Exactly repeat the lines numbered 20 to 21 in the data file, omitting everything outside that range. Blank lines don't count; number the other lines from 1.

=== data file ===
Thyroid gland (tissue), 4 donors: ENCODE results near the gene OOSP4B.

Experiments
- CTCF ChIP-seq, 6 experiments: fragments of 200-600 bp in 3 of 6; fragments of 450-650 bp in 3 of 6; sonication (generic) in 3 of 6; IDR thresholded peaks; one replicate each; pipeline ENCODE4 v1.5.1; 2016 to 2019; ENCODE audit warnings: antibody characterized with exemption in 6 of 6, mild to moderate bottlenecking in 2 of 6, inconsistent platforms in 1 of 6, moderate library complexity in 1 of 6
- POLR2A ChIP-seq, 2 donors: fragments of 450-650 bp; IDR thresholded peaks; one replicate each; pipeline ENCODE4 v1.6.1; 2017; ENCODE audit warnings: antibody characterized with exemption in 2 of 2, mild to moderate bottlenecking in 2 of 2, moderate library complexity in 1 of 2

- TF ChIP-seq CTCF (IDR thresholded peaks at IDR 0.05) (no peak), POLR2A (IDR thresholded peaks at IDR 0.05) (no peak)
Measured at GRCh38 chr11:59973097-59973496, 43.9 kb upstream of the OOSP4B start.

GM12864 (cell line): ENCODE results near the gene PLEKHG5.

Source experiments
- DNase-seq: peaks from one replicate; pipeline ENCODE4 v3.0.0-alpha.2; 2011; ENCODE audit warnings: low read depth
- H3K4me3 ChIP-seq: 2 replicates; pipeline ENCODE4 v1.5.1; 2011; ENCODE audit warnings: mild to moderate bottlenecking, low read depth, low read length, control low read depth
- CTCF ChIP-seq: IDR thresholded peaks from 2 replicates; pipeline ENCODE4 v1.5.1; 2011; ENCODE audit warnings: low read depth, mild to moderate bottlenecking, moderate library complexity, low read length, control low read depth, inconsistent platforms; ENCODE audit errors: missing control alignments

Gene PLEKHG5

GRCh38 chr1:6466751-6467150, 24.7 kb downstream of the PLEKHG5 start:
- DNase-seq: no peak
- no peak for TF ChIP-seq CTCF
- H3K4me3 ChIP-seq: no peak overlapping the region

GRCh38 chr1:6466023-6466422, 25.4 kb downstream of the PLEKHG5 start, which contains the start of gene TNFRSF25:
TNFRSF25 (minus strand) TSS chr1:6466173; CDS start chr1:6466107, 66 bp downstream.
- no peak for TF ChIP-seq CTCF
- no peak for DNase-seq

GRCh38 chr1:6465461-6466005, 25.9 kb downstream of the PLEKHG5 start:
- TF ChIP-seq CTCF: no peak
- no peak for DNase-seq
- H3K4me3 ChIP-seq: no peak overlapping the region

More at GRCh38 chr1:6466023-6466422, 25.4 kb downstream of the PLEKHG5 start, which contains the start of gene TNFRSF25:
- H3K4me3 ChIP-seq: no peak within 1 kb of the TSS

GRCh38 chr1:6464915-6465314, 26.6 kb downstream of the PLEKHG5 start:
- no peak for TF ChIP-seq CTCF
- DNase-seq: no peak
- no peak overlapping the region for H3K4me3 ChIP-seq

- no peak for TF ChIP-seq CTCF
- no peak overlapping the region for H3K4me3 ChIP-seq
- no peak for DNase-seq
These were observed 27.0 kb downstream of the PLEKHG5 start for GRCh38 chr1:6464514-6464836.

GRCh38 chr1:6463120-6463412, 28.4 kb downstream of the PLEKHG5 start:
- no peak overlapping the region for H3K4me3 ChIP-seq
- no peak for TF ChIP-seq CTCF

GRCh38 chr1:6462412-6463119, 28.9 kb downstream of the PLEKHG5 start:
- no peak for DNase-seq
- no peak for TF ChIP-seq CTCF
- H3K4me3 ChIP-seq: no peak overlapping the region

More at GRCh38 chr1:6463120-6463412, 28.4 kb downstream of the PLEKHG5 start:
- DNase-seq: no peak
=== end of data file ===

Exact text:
- no peak for DNase-seq

GRCh38 chr1:6465461-6466005, 25.9 kb downstream of the PLEKHG5 start: